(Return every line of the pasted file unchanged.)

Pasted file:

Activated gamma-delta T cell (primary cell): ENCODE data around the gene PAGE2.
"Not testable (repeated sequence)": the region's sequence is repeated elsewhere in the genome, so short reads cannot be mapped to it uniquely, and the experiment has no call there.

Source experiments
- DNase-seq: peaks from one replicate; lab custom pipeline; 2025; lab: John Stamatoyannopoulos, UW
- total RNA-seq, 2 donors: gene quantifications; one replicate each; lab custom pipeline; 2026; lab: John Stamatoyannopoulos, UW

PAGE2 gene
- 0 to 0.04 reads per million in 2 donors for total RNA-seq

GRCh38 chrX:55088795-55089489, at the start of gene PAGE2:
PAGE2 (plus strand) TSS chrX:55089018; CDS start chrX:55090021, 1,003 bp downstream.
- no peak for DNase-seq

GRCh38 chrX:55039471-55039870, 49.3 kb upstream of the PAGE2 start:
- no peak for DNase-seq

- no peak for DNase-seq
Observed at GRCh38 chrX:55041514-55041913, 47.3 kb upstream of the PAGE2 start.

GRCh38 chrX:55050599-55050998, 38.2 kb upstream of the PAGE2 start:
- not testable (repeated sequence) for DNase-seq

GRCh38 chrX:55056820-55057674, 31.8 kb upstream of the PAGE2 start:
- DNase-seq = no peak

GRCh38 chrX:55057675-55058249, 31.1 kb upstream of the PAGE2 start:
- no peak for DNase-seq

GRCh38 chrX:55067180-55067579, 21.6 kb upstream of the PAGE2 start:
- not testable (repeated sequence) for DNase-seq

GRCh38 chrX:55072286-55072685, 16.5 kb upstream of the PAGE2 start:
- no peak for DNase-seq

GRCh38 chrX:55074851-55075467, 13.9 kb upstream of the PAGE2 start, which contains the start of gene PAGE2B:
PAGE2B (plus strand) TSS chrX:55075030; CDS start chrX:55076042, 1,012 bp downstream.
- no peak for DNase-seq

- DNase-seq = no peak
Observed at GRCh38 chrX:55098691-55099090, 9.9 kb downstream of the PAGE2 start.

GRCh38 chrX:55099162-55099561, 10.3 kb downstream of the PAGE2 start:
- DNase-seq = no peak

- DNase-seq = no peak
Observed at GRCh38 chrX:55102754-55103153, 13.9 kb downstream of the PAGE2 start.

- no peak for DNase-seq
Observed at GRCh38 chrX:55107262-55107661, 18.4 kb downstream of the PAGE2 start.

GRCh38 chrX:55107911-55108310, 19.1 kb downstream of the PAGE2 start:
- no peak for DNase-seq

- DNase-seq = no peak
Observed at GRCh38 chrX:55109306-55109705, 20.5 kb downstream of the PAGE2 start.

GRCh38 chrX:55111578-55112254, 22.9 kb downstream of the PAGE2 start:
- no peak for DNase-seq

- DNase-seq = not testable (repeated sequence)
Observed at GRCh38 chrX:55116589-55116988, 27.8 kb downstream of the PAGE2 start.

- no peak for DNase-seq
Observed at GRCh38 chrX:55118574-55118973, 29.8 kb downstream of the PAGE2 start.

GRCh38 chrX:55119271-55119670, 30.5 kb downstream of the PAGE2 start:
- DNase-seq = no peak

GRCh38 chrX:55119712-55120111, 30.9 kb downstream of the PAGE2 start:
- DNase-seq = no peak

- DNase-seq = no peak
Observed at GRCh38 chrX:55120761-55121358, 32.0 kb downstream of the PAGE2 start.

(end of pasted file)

Activated gamma-delta T cell (primary cell): ENCODE data around the gene PAGE2.
"Not testable (repeated sequence)": the region's sequence is repeated elsewhere in the genome, so short reads cannot be mapped to it uniquely, and the experiment has no call there.

Source experiments
- DNase-seq: peaks from one replicate; lab custom pipeline; 2025; lab: John Stamatoyannopoulos, UW
- total RNA-seq, 2 donors: gene quantifications; one replicate each; lab custom pipeline; 2026; lab: John Stamatoyannopoulos, UW

PAGE2 gene
- 0 to 0.04 reads per million in 2 donors for total RNA-seq

GRCh38 chrX:55088795-55089489, at the start of gene PAGE2:
PAGE2 (plus strand) TSS chrX:55089018; CDS start chrX:55090021, 1,003 bp downstream.
- no peak for DNase-seq

GRCh38 chrX:55039471-55039870, 49.3 kb upstream of the PAGE2 start:
- no peak for DNase-seq

- no peak for DNase-seq
Observed at GRCh38 chrX:55041514-55041913, 47.3 kb upstream of the PAGE2 start.

GRCh38 chrX:55050599-55050998, 38.2 kb upstream of the PAGE2 start:
- not testable (repeated sequence) for DNase-seq

GRCh38 chrX:55056820-55057674, 31.8 kb upstream of the PAGE2 start:
- DNase-seq = no peak

GRCh38 chrX:55057675-55058249, 31.1 kb upstream of the PAGE2 start:
- no peak for DNase-seq

GRCh38 chrX:55067180-55067579, 21.6 kb upstream of the PAGE2 start:
- not testable (repeated sequence) for DNase-seq

GRCh38 chrX:55072286-55072685, 16.5 kb upstream of the PAGE2 start:
- no peak for DNase-seq

GRCh38 chrX:55074851-55075467, 13.9 kb upstream of the PAGE2 start, which contains the start of gene PAGE2B:
PAGE2B (plus strand) TSS chrX:55075030; CDS start chrX:55076042, 1,012 bp downstream.
- no peak for DNase-seq

- DNase-seq = no peak
Observed at GRCh38 chrX:55098691-55099090, 9.9 kb downstream of the PAGE2 start.

GRCh38 chrX:55099162-55099561, 10.3 kb downstream of the PAGE2 start:
- DNase-seq = no peak

- DNase-seq = no peak
Observed at GRCh38 chrX:55102754-55103153, 13.9 kb downstream of the PAGE2 start.

- no peak for DNase-seq
Observed at GRCh38 chrX:55107262-55107661, 18.4 kb downstream of the PAGE2 start.

GRCh38 chrX:55107911-55108310, 19.1 kb downstream of the PAGE2 start:
- no peak for DNase-seq

- DNase-seq = no peak
Observed at GRCh38 chrX:55109306-55109705, 20.5 kb downstream of the PAGE2 start.

GRCh38 chrX:55111578-55112254, 22.9 kb downstream of the PAGE2 start:
- no peak for DNase-seq

- DNase-seq = not testable (repeated sequence)
Observed at GRCh38 chrX:55116589-55116988, 27.8 kb downstream of the PAGE2 start.

- no peak for DNase-seq
Observed at GRCh38 chrX:55118574-55118973, 29.8 kb downstream of the PAGE2 start.

GRCh38 chrX:55119271-55119670, 30.5 kb downstream of the PAGE2 start:
- DNase-seq = no peak

GRCh38 chrX:55119712-55120111, 30.9 kb downstream of the PAGE2 start:
- DNase-seq = no peak

- DNase-seq = no peak
Observed at GRCh38 chrX:55120761-55121358, 32.0 kb downstream of the PAGE2 start.